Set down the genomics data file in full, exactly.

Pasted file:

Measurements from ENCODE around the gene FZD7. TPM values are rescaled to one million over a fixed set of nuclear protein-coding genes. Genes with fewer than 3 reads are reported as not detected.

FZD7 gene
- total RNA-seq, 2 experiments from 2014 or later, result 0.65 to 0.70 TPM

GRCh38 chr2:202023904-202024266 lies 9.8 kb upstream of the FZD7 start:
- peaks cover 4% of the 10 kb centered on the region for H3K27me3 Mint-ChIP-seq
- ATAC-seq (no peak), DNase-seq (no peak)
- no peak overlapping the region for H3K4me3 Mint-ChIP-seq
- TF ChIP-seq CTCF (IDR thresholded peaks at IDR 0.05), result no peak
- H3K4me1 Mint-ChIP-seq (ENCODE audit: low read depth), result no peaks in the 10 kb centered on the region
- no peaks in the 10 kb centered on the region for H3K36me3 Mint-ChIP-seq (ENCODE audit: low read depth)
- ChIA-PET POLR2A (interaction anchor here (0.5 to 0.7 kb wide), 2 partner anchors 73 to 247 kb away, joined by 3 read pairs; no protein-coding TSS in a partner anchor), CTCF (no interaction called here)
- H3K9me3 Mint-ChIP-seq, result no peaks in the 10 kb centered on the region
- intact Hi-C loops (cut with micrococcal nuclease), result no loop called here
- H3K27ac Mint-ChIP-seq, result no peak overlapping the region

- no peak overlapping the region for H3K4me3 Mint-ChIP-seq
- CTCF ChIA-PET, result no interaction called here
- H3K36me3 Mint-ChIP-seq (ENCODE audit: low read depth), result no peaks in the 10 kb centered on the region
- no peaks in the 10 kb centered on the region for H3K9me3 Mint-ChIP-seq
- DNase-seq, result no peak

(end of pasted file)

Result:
Measurements from ENCODE around the gene FZD7. TPM values are rescaled to one million over a fixed set of nuclear protein-coding genes. Genes with fewer than 3 reads are reported as not detected.

FZD7 gene
- total RNA-seq, 2 experiments from 2014 or later, result 0.65 to 0.70 TPM

GRCh38 chr2:202023904-202024266 lies 9.8 kb upstream of the FZD7 start:
- peaks cover 4% of the 10 kb centered on the region for H3K27me3 Mint-ChIP-seq
- ATAC-seq (no peak), DNase-seq (no peak)
- no peak overlapping the region for H3K4me3 Mint-ChIP-seq
- TF ChIP-seq CTCF (IDR thresholded peaks at IDR 0.05), result no peak
- H3K4me1 Mint-ChIP-seq (ENCODE audit: low read depth), result no peaks in the 10 kb centered on the region
- no peaks in the 10 kb centered on the region for H3K36me3 Mint-ChIP-seq (ENCODE audit: low read depth)
- ChIA-PET POLR2A (interaction anchor here (0.5 to 0.7 kb wide), 2 partner anchors 73 to 247 kb away, joined by 3 read pairs; no protein-coding TSS in a partner anchor), CTCF (no interaction called here)
- H3K9me3 Mint-ChIP-seq, result no peaks in the 10 kb centered on the region
- intact Hi-C loops (cut with micrococcal nuclease), result no loop called here
- H3K27ac Mint-ChIP-seq, result no peak overlapping the region

- no peak overlapping the region for H3K4me3 Mint-ChIP-seq
- CTCF ChIA-PET, result no interaction called here
- H3K36me3 Mint-ChIP-seq (ENCODE audit: low read depth), result no peaks in the 10 kb centered on the region
- no peaks in the 10 kb centered on the region for H3K9me3 Mint-ChIP-seq
- DNase-seq, result no peak